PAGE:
I unfortunately did not grow up SES-blind. I grew up in between the uppermost and lowermost levels of the Salt Lake Valley SES spectrum.

Bennett Family said...


the narrator said...

when i'm discussing affirmative action with my students, i like to pose this question.

imagine you are a store manager and you catch a white employee stealing from your register. how much will that change the likelihood of you hiring another white employee?

now imagine that you are a store manager and you catch a black employee stealing from your register. how much will that affect the likelihood of you hiring another black employee?

most of the students suddenly realize that they are not as colorblind as they thought they were.

a few years ago several students from [illinois?] did a study where they sent out identical resumes to several business. the only difference between them was that some had typical white-sounding names (ex. john), and others had what would be typical black-sounding names (ex. jerome). the former were several times more likely to get a response than the latter - even though every other item on their resumes were exactly the same.

and your half-japanese best friend growing up was pretty much a caucasian. you can't count him.

Carson Calderwood said...

Too true about my half-Japanese friend being Caucasian. When we were in high school he said something about being brown. I did a double take and then realized, I guess you really aren't the same as me. I had thought, "how can you be brown when your white butt is just as white as mine in the winter." I became a little less colorblind that day (in the ignorance form of colorblind not the "ignernt" form)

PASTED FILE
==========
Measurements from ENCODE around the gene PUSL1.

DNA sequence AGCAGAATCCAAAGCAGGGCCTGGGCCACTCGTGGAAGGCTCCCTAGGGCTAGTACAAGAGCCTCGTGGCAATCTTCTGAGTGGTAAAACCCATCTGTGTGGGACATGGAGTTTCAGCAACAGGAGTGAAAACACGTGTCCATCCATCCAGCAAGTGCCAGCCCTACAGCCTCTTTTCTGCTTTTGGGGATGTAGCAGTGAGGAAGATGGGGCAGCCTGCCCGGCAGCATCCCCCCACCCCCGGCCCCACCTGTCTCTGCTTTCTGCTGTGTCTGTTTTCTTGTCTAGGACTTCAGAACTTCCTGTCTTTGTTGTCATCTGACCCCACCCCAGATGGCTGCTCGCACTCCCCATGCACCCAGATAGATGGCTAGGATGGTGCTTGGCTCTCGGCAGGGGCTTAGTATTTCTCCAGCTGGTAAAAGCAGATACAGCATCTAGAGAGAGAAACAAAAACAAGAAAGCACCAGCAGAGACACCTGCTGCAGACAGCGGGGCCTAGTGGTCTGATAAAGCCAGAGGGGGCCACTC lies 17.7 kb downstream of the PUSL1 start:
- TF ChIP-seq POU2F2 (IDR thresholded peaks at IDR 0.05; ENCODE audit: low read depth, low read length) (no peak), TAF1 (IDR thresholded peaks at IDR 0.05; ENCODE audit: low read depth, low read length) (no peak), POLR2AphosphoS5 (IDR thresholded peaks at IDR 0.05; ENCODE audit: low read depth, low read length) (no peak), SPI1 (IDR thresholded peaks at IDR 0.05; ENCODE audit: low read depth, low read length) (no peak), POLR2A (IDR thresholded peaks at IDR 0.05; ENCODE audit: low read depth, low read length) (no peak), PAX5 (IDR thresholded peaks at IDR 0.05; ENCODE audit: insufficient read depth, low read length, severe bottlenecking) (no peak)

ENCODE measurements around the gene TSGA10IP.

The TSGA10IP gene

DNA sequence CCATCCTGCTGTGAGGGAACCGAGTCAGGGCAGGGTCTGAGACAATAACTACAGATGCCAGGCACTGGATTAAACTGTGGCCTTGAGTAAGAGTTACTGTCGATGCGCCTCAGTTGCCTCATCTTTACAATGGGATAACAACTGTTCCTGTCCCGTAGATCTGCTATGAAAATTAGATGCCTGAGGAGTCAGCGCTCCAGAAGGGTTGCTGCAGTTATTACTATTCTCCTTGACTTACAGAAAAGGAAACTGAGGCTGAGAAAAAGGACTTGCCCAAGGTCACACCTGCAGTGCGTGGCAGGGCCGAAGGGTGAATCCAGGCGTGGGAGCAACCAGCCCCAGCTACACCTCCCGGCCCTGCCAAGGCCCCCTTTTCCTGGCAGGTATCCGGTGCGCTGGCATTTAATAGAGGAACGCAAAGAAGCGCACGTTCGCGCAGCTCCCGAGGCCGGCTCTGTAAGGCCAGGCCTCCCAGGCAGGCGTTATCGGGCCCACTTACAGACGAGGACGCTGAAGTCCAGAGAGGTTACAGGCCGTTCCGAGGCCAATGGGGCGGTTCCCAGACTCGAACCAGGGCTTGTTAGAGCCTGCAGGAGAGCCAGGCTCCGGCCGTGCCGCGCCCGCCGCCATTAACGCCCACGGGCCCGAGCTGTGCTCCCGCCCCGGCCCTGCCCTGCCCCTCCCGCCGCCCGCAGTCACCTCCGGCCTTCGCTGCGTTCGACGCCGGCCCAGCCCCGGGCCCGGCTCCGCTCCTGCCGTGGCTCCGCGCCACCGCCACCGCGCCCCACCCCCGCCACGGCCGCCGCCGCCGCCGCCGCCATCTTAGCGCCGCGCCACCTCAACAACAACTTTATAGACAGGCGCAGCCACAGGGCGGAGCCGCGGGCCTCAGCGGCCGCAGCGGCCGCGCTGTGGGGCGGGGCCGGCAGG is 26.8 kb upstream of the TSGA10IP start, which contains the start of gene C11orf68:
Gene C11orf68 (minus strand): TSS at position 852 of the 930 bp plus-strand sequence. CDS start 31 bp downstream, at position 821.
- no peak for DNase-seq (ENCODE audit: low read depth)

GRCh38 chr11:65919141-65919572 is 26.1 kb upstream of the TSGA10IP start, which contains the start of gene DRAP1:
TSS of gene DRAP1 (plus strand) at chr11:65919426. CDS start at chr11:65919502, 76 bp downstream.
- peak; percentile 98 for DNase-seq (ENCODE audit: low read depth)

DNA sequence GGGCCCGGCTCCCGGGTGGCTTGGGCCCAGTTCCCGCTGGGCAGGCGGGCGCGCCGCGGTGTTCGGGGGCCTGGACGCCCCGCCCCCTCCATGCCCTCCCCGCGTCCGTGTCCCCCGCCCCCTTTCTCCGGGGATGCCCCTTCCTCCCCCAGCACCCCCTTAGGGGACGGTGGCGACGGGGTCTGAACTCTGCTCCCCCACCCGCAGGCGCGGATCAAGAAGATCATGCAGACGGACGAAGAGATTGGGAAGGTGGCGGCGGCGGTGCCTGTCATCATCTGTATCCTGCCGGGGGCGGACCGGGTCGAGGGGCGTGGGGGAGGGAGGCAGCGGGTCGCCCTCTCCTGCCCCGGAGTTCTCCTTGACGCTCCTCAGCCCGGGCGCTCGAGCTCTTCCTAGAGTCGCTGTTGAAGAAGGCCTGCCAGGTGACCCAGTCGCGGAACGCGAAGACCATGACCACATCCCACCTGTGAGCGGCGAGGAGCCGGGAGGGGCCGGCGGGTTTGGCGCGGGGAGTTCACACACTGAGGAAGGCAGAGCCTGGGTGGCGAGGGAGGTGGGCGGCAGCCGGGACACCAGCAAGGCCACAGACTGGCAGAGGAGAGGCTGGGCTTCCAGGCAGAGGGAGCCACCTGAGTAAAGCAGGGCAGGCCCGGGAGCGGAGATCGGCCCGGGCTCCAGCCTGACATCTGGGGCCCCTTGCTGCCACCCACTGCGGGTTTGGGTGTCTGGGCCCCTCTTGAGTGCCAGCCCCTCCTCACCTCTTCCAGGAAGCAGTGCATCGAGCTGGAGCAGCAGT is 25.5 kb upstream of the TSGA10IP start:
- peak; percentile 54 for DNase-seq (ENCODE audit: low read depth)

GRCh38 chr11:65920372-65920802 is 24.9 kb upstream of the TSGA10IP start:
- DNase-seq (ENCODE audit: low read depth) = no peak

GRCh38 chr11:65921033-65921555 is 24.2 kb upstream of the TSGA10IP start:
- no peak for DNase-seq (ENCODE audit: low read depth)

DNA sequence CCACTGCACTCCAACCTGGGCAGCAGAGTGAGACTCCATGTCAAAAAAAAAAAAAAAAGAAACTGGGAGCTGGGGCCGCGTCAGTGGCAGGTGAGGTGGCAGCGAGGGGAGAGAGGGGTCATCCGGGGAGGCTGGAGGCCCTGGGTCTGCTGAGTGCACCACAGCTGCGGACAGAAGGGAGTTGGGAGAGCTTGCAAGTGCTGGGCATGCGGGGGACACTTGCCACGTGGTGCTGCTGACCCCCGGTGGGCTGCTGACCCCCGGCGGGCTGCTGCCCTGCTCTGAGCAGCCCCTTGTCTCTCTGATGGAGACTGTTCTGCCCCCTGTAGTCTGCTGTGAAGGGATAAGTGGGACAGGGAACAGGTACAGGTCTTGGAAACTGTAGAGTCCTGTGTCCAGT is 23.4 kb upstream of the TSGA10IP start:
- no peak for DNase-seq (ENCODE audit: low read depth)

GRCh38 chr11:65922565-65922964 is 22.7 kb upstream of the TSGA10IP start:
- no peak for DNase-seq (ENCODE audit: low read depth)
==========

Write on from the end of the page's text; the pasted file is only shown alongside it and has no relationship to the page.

Cody said...

I agree with much of what Carson and the Chapmans have to say. I believe that for the most part many of those who want to get out can. My biggest problem with the racism topic is twofold: one is that affirmative action is actually itself a form of racism now. The goal is to become integrated, not segregated. We want to be able to see people in todays society for who they really are, not for their skin color, religion or nationality. Unfortunately though, affirmative action has caused unity to take a back seat and the pendulum of public opinion has swung to the other side. Now, in the name of political correctness and "fairness" people are given jobs, scholarships and entrance into schools based soley on their nationality and skin color. Many candidates who are more qualified are rejected simply because they are not a minority. Why should some people be held back in order to raise others? We need a new system/program that will help the underserved without holding back others. And when I say underserved, I mean socioeconomically underserved, not racially. Because I know many caucasians living in poverty in the inner city that do not receive any of the same government help and favors as their "minority" counterparts simply because they were born with the wrong color of skin. How fair and just is that?